Marriage rates have reached a record low; female Fortune 500 CEOs, a record high. Yet it's still assumed that women desire wedded bliss as ardently as they do professional success. Even in the hit HBO series Sex and the City, three of the four self-proclaimed "single and fabulous" heroines ended up taking the plunge by the last film installment. But for "all the single ladies" out there who don't really desire wifedom, there's an impressive roster of "singleton" role models to look up to:
Oprah, Elena Kagan, Diane Keaton, Condoleezza Rice, Maureen Dowd, Lucy Liu, Bridget Jones's Diary author Helen Fielding ... These accomplished contemporaries hardly connote pitiable visions of lonely old maids. Indeed, they exemplify how "having it all" need not involve a spouse, and that remaining single does not inhibit meaningful relationships.
And then there are the role models who preceded the 1960s Women's Liberation Movement, when society dismissed spinsterhood as a tragic fate and offered women few opportunities to earn a living. From Joan of Arc and Queen Elizabeth I of England to Wuthering Heights author Emily Brontë and American Red Cross founder Clara Barton, these and many other resourceful unwedded women may never have achieved their remarkable legacies had they taken the less radical route of marriage.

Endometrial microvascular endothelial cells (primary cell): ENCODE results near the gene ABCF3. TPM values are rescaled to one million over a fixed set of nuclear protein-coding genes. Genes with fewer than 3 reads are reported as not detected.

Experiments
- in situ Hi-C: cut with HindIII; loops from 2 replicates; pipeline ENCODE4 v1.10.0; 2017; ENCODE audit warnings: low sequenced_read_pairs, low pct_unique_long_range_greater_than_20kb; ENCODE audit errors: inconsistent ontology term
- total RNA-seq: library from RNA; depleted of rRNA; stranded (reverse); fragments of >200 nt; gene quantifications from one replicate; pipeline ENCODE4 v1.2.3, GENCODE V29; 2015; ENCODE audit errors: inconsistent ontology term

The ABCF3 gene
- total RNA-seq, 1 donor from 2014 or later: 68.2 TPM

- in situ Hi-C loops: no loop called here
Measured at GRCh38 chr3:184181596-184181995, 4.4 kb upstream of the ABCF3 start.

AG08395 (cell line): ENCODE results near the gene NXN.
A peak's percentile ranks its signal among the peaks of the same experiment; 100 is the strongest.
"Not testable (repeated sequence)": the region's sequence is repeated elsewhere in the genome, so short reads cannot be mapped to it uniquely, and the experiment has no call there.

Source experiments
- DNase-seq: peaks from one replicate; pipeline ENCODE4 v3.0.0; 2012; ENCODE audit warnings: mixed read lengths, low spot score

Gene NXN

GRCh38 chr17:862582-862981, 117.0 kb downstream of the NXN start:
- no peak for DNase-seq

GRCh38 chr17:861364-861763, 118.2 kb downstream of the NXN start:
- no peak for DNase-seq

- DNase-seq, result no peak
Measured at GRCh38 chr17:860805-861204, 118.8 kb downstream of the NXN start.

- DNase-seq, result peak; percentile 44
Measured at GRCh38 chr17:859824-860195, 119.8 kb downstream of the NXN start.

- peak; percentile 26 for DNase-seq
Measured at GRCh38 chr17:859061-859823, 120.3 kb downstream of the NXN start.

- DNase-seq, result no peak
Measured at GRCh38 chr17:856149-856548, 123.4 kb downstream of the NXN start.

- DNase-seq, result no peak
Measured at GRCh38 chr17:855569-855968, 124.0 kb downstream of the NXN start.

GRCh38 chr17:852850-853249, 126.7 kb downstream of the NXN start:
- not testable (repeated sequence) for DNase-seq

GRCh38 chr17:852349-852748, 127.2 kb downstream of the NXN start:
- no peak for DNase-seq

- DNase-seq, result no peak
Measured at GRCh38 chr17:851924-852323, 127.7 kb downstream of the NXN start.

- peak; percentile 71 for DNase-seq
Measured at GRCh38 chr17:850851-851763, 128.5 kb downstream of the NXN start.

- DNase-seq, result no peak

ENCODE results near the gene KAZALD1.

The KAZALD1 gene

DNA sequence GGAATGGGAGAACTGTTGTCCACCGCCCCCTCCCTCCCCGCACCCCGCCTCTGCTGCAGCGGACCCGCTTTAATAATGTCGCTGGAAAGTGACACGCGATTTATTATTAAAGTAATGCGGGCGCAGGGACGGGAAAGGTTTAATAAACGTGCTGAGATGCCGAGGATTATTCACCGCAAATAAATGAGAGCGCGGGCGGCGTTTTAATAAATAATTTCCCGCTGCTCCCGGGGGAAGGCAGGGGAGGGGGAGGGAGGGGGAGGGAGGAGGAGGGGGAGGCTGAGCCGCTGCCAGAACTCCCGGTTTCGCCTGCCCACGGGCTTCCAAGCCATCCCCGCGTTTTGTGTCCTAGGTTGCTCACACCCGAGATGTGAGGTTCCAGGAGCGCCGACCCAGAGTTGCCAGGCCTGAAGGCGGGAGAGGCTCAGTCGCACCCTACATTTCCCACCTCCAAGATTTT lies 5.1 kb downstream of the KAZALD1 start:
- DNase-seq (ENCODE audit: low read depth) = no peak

In my new novel, Anatomy of a Single Girl, the premed protagonist Dominique is exploring the benefits of being on her own following a devastating breakup. Although she hopes to marry one day, Dominique surely would have admired America's first female doctor Elizabeth Blackwell, who amusingly wrote of her unsuitable suitors in 1844: "[D]o not imagine I am going to make myself a whole ... the fact is I cannot find my other half ... but only about a sixth, which would not do."
Whether you decide to say "I do" or "I don't," there's a lot to be learned from these nine other inspirational women who opted not to "put a ring on it" long before the words single and fabulous ceased being at odds:
Considered by many as the mother of “chick lit,” English novelist Jane Austen was engaged once for a few hours before breaking it off. In 1814, Austen advised her niece in a letter, “Anything is to be preferred or endured rather than marrying without Affection.” Austen’s own views regarding spinsterhood may have come through in her novel <em>Emma</em> (1815), when the eponymous character refutes the belief that old maids have nothing to do: “[M]ine is an active, busy mind, with a great many independent resources; and I do not perceive why I should be more in want of employment at forty or fifty than one-and-twenty.”
American civil rights leader Susan B. Anthony began her career as a teacher, earning four times less than her male colleagues. She devoted the rest of her life to canvassing the country to build support for women’s suffrage. Disdainful of the notion that wives were inferior to their husbands, Anthony said, “I think the girl who is able to earn her own living and pay her own way should be as happy as anybody on earth. The sense of independence and security is very sweet.” Fourteen years after Anthony died, her efforts reached fruition with the Nineteenth Amendment, which protects a woman’s right to vote.